U.S. Trade Policy Needs to Focus on Multilateral Trade Agreements

A multilateral trade agreement between the U.S. and all South American states could reveal new opportunities for expansion of U.S. exports and stronger economic growth.

By Michael Bentley
Contributing Writer
May 10, 2016

In the past two decades, the United States has signed 11 bilateral free trade agreements, but lagged on multilateral free trade agreements aside from the Trans-Pacific Partnership (TPP). In an increasingly globalized world, new multilateral agreements are essential for U.S. economic growth and global influence. Upon completion of TPP, the United States should launch new talks on a U.S.-South America trade agreement. A previous attempt to launch the same type of agreement – Free Trade Area of the Americas (FTAA) – resulted in a gridlock of interests between the developed and developing states. Yet lessons from past obstacles and mistakes could enable the United States to achieve a better outcome this time.

In 2003, FTAA negotiations failed because U.S. negotiators did not budge on intellectual property rights and South American states insisted on the removal of agricultural subsidies. However, there was much agreement to lower tariffs on many goods and services, establish uniform hemispheric rules of origin, and formalize dispute resolution mechanisms. U.S. negotiators need to design a new agreement around these mutually desirable areas, leaving intellectual property rights and agricultural subsidies for later stages of negotiation. A new U.S.-South American trade agreement will bring many benefits:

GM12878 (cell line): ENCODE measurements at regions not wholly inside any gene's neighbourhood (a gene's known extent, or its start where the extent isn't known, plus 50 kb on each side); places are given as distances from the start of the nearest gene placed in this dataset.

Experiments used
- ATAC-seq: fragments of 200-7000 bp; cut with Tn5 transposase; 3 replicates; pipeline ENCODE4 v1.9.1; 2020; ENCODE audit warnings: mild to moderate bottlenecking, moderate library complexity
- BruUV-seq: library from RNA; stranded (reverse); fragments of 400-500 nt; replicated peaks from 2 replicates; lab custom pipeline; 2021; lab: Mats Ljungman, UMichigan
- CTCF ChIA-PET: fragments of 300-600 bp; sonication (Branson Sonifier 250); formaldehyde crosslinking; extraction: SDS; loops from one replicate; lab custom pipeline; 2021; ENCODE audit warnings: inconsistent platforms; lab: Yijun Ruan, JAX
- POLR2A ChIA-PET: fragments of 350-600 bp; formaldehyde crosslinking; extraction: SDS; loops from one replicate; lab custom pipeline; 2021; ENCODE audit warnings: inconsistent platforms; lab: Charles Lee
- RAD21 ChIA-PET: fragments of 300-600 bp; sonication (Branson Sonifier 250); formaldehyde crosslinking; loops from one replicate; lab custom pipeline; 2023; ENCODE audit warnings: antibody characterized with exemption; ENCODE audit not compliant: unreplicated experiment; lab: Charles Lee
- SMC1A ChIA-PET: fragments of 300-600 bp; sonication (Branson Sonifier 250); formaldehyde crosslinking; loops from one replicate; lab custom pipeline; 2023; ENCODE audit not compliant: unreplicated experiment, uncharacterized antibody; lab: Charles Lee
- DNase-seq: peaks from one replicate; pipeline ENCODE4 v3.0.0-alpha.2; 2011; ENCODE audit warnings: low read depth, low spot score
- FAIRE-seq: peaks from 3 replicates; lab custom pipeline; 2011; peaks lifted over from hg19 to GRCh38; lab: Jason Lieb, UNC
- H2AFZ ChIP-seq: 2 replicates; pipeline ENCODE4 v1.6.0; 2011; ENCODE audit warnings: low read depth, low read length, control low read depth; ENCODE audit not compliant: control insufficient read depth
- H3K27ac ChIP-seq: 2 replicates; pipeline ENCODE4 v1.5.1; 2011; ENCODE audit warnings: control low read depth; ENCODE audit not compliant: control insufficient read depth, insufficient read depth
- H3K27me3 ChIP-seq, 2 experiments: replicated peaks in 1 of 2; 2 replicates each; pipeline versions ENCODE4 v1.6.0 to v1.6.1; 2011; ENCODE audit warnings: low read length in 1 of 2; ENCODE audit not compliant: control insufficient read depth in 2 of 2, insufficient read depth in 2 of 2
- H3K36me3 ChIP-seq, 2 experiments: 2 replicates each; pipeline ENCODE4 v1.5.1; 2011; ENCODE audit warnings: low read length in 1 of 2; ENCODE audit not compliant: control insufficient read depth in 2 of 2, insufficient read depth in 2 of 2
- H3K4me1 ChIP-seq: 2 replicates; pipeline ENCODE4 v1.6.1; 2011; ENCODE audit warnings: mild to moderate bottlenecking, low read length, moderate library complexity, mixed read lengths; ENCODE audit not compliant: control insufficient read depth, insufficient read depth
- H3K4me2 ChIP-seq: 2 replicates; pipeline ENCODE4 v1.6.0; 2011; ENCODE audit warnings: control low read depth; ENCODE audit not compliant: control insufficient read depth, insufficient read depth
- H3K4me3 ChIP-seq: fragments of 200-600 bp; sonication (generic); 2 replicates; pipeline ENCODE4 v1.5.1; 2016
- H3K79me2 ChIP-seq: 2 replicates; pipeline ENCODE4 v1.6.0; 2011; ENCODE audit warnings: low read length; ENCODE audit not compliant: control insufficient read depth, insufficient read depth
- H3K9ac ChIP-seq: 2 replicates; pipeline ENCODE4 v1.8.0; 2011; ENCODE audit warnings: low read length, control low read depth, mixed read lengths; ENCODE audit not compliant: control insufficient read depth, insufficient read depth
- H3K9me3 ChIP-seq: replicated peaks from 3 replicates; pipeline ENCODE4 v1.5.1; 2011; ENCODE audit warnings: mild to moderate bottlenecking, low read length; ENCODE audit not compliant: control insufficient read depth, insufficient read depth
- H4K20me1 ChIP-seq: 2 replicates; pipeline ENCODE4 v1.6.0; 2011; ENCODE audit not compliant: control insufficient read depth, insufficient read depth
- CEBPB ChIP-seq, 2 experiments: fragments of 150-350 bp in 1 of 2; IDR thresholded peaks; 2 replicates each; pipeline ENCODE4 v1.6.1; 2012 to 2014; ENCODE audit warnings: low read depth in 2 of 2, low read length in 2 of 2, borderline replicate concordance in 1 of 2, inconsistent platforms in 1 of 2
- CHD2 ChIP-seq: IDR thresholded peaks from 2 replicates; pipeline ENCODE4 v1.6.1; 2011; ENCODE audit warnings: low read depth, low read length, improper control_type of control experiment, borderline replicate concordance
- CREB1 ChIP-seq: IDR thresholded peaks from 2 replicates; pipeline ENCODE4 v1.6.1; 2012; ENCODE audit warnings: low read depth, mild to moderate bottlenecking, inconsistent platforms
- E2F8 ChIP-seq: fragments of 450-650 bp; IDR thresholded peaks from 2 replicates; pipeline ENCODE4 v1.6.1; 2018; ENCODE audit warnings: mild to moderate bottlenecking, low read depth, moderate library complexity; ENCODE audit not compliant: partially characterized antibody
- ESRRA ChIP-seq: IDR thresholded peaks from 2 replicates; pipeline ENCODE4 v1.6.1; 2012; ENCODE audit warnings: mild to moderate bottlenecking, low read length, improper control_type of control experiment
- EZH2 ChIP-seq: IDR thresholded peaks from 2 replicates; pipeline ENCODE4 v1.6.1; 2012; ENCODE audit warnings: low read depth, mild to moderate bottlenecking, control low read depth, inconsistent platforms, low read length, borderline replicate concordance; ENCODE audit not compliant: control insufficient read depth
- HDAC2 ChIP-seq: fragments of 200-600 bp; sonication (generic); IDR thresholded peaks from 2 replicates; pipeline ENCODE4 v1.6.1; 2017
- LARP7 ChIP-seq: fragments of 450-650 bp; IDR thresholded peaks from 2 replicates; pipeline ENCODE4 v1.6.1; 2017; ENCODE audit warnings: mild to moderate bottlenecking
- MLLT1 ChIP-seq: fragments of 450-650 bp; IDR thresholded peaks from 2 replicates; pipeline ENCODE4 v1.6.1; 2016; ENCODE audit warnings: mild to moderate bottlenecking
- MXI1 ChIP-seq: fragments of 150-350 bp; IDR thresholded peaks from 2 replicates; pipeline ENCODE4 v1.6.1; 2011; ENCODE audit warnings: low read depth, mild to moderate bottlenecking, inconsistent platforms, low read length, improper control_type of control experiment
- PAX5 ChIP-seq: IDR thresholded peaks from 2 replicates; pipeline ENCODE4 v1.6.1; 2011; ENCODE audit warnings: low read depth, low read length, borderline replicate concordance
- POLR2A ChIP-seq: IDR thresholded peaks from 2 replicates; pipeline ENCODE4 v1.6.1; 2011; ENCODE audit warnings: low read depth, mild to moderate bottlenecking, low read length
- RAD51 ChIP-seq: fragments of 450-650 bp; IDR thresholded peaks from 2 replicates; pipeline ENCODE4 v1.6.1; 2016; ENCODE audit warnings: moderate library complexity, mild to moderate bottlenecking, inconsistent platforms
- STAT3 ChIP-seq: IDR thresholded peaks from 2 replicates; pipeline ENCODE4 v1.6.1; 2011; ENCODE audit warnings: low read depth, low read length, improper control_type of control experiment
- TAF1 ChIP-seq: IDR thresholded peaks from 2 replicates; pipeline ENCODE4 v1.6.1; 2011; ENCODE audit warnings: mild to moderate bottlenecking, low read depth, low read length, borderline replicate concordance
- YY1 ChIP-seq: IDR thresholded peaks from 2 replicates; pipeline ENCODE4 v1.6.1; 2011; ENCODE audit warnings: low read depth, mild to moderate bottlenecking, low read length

-- An increase in U.S. exports, growth, and jobs. Greater market access to the 12 countries of South America will increase exports of American made products and generate higher paying domestic jobs. Each additional billion dollars’ worth of exports supports more than five thousand U.S. jobs. Higher exports from the United States will improve the long-term problem of the negative U.S. trade balance.

-- Greater U.S. influence. An agreement will intensify trade and political relations with Brazil, the second largest economy in the Western Hemisphere. As Brazil continues to see China as a state that buys commodities and offers little opportunities for its high-tech exports, this trade agreement will motivate Brazil to realign and strengthen its trading relations with the United States. After recovering from it economic recession, Brazil will be eager to increase its trade with its North American partner. As trade can sometimes transcend political differences, the United States can also enhance its trade relations and influence with adversarial states, such as Bolivia and Venezuela, stabilizing relations based on mutual trade interests.

-- Counteracting China’s influence. China has pledged to invest over 250 billion dollars in South America in the next ten years. Chinese trade and investment in South America is premised on securing a source of cheap primary commodities in South America for its domestic markets and on flooding South American markets with cheap Chinese imports. This trade strategy provides few chances for South America to improve its economic conditions. The new U.S.-South America trade agreement will grant more benefits to South America and make the United States a more attractive trading partner.